Universal’s 1995 movie 12 Monkeys was pulled from theaters after an artist recognized that a colorful drawing of his had been copied as the basis of an intricate set.  He received an injunction against further exhibition until the dispute was hastily settled.  Although the set was on screen for just five minutes of the 130 minutes of the movie, a substantial part of the copyrighted drawing had been infringed.  The movie director admitted that he reviewed a copy of a book that included the drawing and that he and the producer discussed the drawing with the production designer in planning the disputed set.  The resulting appropriation cost the studio a payout to the artist, lost playdates, court expenses and lawyer fees. (Lebbeus Woods)

The honesty of director Terry Gilliam concerning 12 Monkeys is in stark contrast to that of some of the disputants pitted against one another when movie studios are sued by outsiders.  Many outsiders go to court despite flimsy claims.  One unproduced screenplay resembled a completed movie only in that both were variations on Dr. Jekyll & Mr. Hyde—which hardly is justificable grounds for an infringement suit. (Land)  Some judges in their opinions have stopped themselves just short of saying that the plaintiff didn’t have any case and had ingenuously sought to sue the “deep pockets” defendant in an effort to unjustifiably gain some of his money. (Bein, O’Brien)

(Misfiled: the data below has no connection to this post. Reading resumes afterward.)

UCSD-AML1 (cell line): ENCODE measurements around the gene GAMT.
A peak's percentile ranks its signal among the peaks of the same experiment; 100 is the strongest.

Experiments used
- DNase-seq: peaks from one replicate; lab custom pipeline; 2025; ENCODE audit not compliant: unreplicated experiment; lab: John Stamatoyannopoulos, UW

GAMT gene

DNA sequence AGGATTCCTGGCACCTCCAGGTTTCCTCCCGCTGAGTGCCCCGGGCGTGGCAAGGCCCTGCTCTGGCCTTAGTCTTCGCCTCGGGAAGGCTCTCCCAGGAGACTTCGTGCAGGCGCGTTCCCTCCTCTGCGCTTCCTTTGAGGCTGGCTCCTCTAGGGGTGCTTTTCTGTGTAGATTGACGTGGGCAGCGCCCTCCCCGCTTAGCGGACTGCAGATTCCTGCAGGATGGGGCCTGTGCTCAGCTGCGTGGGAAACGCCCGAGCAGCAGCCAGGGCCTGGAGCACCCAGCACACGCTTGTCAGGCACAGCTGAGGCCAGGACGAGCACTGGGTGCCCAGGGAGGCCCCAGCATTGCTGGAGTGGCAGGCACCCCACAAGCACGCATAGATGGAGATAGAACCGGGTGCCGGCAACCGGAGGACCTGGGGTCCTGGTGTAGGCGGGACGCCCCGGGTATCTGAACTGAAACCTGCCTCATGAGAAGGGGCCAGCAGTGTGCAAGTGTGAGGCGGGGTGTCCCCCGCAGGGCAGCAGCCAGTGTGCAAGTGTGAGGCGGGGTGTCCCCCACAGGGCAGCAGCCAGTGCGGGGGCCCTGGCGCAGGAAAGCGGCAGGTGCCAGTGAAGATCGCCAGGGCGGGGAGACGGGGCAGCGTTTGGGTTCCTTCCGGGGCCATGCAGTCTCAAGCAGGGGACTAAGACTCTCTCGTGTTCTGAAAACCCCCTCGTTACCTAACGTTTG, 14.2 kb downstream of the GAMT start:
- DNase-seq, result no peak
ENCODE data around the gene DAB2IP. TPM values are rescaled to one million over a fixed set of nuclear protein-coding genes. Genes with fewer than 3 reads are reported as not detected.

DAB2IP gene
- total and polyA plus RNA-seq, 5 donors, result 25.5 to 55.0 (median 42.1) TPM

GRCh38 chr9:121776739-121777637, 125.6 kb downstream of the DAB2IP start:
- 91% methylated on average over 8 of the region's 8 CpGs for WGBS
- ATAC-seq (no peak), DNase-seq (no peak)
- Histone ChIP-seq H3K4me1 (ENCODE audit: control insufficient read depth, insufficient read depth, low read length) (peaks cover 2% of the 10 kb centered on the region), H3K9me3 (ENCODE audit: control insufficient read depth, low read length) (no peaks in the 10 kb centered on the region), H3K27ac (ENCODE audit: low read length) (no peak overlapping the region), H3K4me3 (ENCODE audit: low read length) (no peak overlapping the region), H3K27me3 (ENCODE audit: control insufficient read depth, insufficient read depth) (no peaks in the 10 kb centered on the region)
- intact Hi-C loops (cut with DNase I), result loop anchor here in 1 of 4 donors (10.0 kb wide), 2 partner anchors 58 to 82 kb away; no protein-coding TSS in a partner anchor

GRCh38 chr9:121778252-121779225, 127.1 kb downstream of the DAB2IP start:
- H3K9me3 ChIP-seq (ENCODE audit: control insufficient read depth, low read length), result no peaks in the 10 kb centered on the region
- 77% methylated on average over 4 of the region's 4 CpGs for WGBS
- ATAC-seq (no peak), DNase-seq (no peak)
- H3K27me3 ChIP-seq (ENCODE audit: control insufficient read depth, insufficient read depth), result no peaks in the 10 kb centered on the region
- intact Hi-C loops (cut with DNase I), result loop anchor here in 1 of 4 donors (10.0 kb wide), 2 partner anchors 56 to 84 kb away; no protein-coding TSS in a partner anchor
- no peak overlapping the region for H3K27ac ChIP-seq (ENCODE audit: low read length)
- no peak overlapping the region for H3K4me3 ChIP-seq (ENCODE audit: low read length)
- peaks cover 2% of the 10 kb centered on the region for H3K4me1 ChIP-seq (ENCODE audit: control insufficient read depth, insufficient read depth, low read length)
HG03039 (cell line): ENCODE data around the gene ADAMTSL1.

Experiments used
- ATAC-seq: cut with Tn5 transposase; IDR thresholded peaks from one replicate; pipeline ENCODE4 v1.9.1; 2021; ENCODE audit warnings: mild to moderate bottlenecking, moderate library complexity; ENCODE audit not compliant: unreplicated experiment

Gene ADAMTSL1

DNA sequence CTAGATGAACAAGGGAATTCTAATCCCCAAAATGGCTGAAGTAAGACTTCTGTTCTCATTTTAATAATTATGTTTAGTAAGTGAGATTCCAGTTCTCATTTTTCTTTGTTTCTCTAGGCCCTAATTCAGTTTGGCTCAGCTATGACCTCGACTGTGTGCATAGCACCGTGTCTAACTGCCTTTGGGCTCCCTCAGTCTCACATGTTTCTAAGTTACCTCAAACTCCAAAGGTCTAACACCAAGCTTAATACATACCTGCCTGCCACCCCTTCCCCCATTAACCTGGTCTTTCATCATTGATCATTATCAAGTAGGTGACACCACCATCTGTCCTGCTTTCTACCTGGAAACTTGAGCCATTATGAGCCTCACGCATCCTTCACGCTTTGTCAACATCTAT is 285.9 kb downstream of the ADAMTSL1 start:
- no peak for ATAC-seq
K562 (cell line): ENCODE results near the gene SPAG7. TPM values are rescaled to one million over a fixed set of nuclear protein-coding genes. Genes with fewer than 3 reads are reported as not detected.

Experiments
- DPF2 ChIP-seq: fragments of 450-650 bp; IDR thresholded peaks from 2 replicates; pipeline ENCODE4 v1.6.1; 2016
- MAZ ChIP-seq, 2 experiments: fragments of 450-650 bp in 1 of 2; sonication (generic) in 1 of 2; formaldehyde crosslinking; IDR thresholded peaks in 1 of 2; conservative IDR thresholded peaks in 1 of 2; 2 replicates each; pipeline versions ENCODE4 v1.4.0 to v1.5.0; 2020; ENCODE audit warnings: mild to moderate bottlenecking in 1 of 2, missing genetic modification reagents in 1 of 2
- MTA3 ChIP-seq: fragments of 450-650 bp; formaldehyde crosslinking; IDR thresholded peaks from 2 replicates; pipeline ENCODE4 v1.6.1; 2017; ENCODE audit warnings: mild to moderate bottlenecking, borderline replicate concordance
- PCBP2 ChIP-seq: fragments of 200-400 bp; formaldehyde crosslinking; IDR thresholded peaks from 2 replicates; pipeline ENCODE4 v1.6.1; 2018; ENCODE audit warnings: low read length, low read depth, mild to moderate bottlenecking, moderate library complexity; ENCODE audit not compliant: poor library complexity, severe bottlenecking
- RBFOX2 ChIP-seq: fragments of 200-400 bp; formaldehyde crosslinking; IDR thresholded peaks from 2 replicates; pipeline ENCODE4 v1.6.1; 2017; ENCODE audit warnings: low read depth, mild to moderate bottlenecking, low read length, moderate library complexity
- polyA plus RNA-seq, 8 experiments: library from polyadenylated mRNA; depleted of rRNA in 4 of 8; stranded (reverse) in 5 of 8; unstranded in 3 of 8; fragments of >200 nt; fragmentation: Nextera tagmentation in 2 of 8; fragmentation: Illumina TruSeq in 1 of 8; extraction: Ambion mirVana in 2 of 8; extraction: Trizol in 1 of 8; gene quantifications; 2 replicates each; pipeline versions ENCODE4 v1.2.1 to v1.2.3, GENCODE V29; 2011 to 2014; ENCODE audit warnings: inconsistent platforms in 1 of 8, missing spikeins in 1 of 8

Some formal copyrights bring users of the work to comply with the copyright owner’s licensing fees even as a number of commentators have questioned the validity of a particular copyright.  Warner Chappell Music, Summy-Birchard Music, and Time Warner have publicized that copyright is in effect on the song “Happy Birthday to You” (1935) (also known as “Happy Birthday”), which brings substantial royalties every year through fees on performances of the song in movies and television shows.  Others contend that because the melody is re-used from the earlier song “Good Morning to All” (1893), and because the bare-bone lyrics of the 1935 song haven’t enough originality to warrant copyright protection, the claim to copyright is spurious.  Though the web site does not take a position on this controversy, this site does let visitors hear a sound clip of the 1893 song so that visitors can judge for themselves.  (Happy Birthday)

How different should one work be from a similar one if its creator is to steer clear of an infringement verdict against him?  Consider this: